On February 25th 2016, the Winnipeg Jets 2.0 traded the only captain they have ever known. The Jets traded Andrew Ladd, Jay Harrison and Matt Fraser to the Chicago Blackhawks in exchange for Marko Dano, a first round draft pick in 2016 and a conditional 2018 draft pick. The deal did not catch fans by surprise, seeing as the Jets and Ladd were at a stalemate for quite some time with contract negotiations and it didn’t make sense for the Jets to retain Ladd for another six+ years.
Now with Ladd’s season over with the Blackhawks, we can fully digest and break down the deal that sent the captain packing.
Who won this deal?
It’s a pretty straight forward answer; Winnipeg won the deal. The Jets knew they weren’t going to retain Ladd and they had to find the best deal possible. They also had to work with the market they were given, teams weren’t going to give up the entire farm for a player like Andrew Ladd, especially if he was only going to serve as a rental for them. Cheveldayoff garnered back quite the return considering the asset he was dangling.
The Jets got a highly coveted prospect within the Hawks organization in Marko Dano. Dano showed flashes of skill and the potential he has while finishing out the year with Winnipeg, recording 8 points in 21 games ( 3 points came in his final 4 games). He adds another promising youngster to the deep pool of prospects the Jets already have.
The acquisition of the Hawks first round pick was also an impressive catch, as well. With the Jets likely to land a superstar in Patrik Laine and with their need in other areas, the pick they acquired from Chicago could serve as trade bait. If the Jets elect to keep the pick, they’ll have a second consecutive season of picking twice in the first round.
The Jets also win by not retaining Ladd at an exceptional price.
With Kyle Connor and (potentially) Patrik Laine coming in to the fold and looking to make big impacts in the next 1-2 years, the Jets are well off on the left side. Retaining Ladd on a 6+ year at 6 or more million dollar contract would’ve been a regret not even half way through the contract. Trading him and getting a package like this one was the best case scenario.
Many criticized Cheveldayoff for waiting to trade Ladd until the deadline (including myself). Many were worried that with Ladd’s production declining, the market for Ladd would sour. Cheveldayoff held out and did his due diligence with the negotiation process with Ladd, in lieu of such the Jets were able to pry a team like Chicago who was hungry for there third cup in the Toews and Kane era, to overpay for Ladd just before the trade deadline.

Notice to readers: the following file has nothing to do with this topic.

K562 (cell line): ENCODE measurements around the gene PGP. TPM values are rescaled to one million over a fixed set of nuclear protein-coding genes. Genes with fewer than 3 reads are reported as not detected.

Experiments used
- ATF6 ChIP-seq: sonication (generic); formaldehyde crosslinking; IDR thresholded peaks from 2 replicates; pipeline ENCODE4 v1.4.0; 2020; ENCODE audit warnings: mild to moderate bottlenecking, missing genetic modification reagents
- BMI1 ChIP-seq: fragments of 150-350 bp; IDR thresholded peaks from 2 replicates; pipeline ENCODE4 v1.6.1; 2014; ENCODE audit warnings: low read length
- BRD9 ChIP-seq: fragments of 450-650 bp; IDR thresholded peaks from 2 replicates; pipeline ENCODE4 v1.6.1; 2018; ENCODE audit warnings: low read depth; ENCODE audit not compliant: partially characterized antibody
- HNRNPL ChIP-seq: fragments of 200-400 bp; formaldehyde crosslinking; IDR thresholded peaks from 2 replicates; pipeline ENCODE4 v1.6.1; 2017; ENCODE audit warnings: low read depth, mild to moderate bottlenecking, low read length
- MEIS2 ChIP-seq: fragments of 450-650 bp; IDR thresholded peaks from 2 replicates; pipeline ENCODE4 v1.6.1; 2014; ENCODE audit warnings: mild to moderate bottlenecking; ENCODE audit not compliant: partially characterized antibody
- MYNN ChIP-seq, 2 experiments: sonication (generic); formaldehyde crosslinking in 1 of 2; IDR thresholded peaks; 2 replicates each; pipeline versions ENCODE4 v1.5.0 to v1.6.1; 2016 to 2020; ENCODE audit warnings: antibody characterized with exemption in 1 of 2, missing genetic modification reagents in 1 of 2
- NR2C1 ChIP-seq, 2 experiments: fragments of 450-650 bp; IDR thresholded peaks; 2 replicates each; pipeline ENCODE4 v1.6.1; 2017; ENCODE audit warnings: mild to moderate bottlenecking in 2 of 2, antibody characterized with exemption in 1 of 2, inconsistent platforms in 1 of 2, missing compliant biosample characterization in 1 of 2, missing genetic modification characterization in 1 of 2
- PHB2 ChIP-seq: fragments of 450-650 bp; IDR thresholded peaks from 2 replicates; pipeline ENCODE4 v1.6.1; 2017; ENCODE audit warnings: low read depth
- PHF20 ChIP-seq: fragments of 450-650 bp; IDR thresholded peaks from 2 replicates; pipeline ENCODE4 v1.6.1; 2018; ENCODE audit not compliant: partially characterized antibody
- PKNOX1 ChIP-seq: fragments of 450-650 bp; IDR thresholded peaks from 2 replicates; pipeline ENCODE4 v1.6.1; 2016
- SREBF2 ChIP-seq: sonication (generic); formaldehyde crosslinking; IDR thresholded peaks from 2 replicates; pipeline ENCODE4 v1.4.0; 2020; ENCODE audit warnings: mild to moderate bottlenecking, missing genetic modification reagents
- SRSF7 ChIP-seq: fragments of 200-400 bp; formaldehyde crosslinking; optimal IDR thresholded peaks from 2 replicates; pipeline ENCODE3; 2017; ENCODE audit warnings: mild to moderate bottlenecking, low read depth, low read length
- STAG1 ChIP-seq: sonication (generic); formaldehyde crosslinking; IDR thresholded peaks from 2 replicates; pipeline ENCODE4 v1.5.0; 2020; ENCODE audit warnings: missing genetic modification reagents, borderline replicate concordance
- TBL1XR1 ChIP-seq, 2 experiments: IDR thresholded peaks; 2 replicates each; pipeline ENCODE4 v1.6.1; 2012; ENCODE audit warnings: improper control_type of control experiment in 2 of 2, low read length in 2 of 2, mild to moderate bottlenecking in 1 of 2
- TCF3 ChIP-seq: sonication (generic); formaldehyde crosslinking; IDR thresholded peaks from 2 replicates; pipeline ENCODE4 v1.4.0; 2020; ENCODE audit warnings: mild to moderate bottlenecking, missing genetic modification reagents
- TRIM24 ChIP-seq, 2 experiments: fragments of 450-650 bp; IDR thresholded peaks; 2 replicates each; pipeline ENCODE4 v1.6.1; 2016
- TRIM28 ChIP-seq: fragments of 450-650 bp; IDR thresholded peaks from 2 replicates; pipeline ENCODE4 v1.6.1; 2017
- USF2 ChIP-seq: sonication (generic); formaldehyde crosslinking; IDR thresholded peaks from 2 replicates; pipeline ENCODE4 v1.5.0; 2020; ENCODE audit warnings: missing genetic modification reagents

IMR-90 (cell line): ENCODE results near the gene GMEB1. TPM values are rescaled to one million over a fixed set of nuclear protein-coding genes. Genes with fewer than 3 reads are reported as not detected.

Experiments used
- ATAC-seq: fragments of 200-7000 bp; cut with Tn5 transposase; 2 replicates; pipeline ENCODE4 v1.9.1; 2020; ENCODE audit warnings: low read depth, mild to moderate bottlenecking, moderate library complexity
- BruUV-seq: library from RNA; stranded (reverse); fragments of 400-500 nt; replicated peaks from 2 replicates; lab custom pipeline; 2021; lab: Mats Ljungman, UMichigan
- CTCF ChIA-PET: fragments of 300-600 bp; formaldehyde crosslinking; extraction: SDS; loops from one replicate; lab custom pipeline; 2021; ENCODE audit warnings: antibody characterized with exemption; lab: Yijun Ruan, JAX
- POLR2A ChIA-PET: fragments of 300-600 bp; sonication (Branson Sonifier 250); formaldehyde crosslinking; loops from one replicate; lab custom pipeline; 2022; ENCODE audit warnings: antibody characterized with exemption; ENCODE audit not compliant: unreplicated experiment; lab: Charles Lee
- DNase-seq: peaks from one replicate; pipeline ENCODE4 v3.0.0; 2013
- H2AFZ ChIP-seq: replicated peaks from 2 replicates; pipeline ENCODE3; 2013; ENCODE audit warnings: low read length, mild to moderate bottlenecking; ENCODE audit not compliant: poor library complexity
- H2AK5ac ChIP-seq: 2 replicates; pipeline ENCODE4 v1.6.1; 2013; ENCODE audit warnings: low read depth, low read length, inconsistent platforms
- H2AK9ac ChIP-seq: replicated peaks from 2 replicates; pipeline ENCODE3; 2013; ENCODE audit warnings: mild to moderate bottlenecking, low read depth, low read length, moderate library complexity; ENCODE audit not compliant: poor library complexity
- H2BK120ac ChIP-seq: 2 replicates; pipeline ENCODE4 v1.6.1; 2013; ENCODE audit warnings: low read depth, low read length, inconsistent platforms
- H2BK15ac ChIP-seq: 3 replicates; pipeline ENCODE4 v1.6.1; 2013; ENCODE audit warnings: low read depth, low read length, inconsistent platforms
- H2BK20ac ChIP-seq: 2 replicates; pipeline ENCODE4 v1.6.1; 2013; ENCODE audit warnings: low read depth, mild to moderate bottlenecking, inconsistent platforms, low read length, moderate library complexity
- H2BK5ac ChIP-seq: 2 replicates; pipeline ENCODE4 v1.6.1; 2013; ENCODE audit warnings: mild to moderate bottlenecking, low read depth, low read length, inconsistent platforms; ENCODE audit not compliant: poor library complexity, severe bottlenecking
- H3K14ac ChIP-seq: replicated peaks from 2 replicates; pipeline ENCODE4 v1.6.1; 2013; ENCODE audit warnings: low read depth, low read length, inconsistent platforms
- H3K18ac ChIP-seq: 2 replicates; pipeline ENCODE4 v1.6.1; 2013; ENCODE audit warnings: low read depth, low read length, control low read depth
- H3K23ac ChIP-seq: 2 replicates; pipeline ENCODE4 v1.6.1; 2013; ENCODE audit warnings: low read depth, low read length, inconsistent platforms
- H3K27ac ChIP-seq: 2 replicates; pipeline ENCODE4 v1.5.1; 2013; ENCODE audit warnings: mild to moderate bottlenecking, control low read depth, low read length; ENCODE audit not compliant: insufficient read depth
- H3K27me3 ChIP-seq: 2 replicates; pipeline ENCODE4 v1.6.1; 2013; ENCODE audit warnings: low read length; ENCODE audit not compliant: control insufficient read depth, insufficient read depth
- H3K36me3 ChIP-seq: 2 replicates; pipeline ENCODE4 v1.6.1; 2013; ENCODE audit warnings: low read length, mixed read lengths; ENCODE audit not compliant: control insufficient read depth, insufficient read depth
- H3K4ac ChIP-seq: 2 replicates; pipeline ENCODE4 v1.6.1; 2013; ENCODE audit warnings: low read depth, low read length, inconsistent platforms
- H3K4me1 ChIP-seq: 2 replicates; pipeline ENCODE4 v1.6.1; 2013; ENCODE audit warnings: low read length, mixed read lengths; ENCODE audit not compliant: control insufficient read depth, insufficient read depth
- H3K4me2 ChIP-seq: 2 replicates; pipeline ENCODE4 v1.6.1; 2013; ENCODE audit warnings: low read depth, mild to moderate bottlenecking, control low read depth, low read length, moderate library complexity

Ladd was impressive for the Hawks in the 19 regular seasons he played, notching 12 points in 19 games. But as the playoffs rolled around, his impact minimized and he finished the first round series against the Blues with 2 points, in 7 games.
Ladd’s contributions weren’t substantial and with him likely walking in Free agency, Chicago will have to head back to the drawing board and find replacements for there departing players. One would have to think that Marko Dano would have been thrusted in to a larger role for Chicago if he wasn’t traded. Giving up the first round draft pick hurts the Hawks as that is a missed opportunity to add a talented prospect to their relatively thin prospect pool.
This Blackhawks core won’t be dominant for much longer, young talent and development is still essential to a team of the Hawks current success. You’ve got to always plan for the future.
In hindsight, mortgaging the future for Ladd wasn’t the smartest call by Stan Bowman. Bowman and the Hawks had hoped Ladd could add a big boost to the club with his playoff experience and familiarity with the organization.
But it didn’t work out.
The Jets walk away from the deal being right on track with there blueprint of building towards the future. They turned the page on one of the faces of the franchise, to go in a younger direction. They saved themselves from an offer they’d regret in the future and acquired two prime assets.
It’s not even close.